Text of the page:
Top Ten Disorders
The lifetime prevalence of all eating disorders (anorexia nervosa, bulimia nervosa, binge eating disorder, and related syndromes) is about 5%.1 “Recent comprehensive estimates suggest that 20 million people in the European Union have an eating disorder, with a cost of about €1 trillion per year (financial costs of about €249 billion plus burden of disease costs of about €763 billion)”.2 Eating disorders can be associated with substantial and prolonged physical and psychosocial morbidity. The causes of eating disorders are incompletely understood. New treatments are being developed and tested but progress is slow because of insufficient research funding.1, 2 For example in the UK the funding disparity is reflected by the difference in funding for eating disorders—0·4% of mental health research expenditure—versus 4·9% for psychosis and 7·2% for depression.3 It is therefore imperative that research funds are directed to the questions that are important to those affected.
In collaboration with the James Lind Alliance, a UK National Institute for Health Research-supported initiative, founded in 2004, which aims to identify gaps in knowledge that matter most to patients, carers and clinicians, we convened a multi-disciplinary Priority Setting Partnership that sets the research agenda for eating disorders.
The James Lind Alliance priority setting process involves four stages:4 collection of patients', carers' and clinicians' questions, checking of existing research evidence to establish which remained unanswered, interim prioritisation of the verified unanswered questions, and a final consensus priority setting workshop to establish the top ten research priorities. From Feb 1, 2015, to June 3, 2016, we undertook a Priority Setting Partnership to define the research agenda for eating disorders. Via a large Dutch e-community for eating disorders Proud2BMe, the Dutch patient and carer organisation WEET, and the Dutch Academy for Eating Disorders, we invited individuals with or recovered from an eating disorder, their families and clinicians involved in the treatment of eating disorders, to submit questions via our webportal.
The webportal was visited more than 3500 times. We received 956 submissions from 412 respondents (340 patients with an eating disorder). Submissions were collated, grouped into themes, and indicative research questions were generated for prioritisation. If insufficient evidence was indicated by a relevant, reliable systematic review or clinical guidelines, indicative questions were classified as “true uncertainties”. In the interim prioritisation survey patients, carers and clinicians were randomly presented with 77 indicative research questions. They were asked to select all questions they viewed as a high priority for research and were then asked to rank these into a top ten. The results of 375 respondents, of whom 32% had submitted a question in phase 1, were weighted separately for patients, carers and clinicians to ensure equal influence. The overall collated top 22 questions, each mentioned by more than 100 respondents, were then taken to the final prioritisation workshop.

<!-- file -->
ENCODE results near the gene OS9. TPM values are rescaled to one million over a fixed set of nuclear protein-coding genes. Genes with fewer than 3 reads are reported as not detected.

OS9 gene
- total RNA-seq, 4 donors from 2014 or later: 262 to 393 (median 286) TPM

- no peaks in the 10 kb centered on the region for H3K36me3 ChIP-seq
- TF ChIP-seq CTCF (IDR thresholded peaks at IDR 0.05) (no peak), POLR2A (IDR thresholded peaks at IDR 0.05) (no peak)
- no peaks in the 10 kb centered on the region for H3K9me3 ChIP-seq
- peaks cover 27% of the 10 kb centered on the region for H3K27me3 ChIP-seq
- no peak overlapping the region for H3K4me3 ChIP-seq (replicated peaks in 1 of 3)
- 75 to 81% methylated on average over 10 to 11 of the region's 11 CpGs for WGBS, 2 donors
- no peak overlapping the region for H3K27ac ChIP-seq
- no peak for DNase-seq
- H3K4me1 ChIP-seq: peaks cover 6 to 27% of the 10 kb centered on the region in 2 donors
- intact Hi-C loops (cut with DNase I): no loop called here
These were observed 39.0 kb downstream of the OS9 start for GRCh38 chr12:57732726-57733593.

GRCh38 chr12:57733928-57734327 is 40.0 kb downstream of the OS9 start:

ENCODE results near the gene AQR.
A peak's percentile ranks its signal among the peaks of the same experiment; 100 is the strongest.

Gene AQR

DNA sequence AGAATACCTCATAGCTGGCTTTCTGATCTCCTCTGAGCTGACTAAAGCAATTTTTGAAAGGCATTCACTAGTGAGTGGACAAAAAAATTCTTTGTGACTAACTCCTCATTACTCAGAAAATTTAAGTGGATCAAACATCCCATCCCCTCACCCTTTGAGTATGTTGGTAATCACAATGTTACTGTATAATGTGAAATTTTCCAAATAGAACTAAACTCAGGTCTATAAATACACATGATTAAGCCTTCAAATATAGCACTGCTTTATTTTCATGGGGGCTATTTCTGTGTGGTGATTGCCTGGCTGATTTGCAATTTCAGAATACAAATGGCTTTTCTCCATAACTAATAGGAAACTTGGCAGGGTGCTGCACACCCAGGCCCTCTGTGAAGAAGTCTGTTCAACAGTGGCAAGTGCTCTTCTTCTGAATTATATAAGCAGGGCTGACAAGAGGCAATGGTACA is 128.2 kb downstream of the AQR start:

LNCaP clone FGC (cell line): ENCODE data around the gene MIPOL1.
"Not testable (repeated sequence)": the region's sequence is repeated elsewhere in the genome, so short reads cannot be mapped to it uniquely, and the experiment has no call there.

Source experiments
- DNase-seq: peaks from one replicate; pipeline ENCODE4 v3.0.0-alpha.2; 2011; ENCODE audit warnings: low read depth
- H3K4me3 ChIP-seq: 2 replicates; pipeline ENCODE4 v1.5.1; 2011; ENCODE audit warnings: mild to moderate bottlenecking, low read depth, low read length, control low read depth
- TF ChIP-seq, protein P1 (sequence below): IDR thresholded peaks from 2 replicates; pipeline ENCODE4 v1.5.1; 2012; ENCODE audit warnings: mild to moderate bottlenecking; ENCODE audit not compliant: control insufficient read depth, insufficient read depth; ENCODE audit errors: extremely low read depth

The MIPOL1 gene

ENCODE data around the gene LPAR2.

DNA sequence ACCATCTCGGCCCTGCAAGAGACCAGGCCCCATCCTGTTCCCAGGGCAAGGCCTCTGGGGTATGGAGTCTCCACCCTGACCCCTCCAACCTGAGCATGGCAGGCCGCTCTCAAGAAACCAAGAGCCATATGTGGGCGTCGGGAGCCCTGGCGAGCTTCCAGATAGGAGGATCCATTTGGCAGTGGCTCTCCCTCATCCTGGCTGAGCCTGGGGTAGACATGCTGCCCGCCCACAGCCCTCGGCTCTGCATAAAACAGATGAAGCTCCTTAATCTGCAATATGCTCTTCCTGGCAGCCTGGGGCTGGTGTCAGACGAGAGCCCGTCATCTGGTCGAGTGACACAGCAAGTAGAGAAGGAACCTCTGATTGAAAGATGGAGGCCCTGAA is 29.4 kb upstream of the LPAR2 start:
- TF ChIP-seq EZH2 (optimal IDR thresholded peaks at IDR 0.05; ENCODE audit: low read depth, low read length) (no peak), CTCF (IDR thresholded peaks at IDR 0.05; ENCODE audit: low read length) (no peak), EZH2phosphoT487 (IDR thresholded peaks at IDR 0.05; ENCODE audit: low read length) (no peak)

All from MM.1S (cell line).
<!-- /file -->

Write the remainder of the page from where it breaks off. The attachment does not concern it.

At the final prioritisation workshop, patients, carers and clinicians, using an inclusive facilitated approach developed by the James Lind Alliance, agreed the final order of the 22 presented research questions in a series of three rounds of discussion and decision-making. The final top ten research priorities for eating disorders focus on important aspects of treatment, prevention, and the role of carers in the recovery process (panel).
Which factors influence the duration of recovery and the possibility of complete recovery?
Which patient and disorder-related features can be used to provide more personalised treatment?
Is it more effective to address the eating disorder symptoms first or the underlying problems?
What is the most effective treatment (and order of treatment) for patients with an eating disorder and a co-morbid disorder?
Which treatment setting (outpatient, at home, day treatment, inpatient or residential, with or without parents) provides the best treatment outcome?
How can loved ones contribute to the recovery process of the eating disorder?
Are there specific risk factors for the development of an eating disorder, and if so, how can prevention target these?
What is the influence of the quality of the working relationship between the treatment team and the patient on treatment outcome?
Is it better to use a protocol based on a guideline or to tailor treatment to the individual?
What causes the need for self-destructive behaviour in patients with an eating disorder?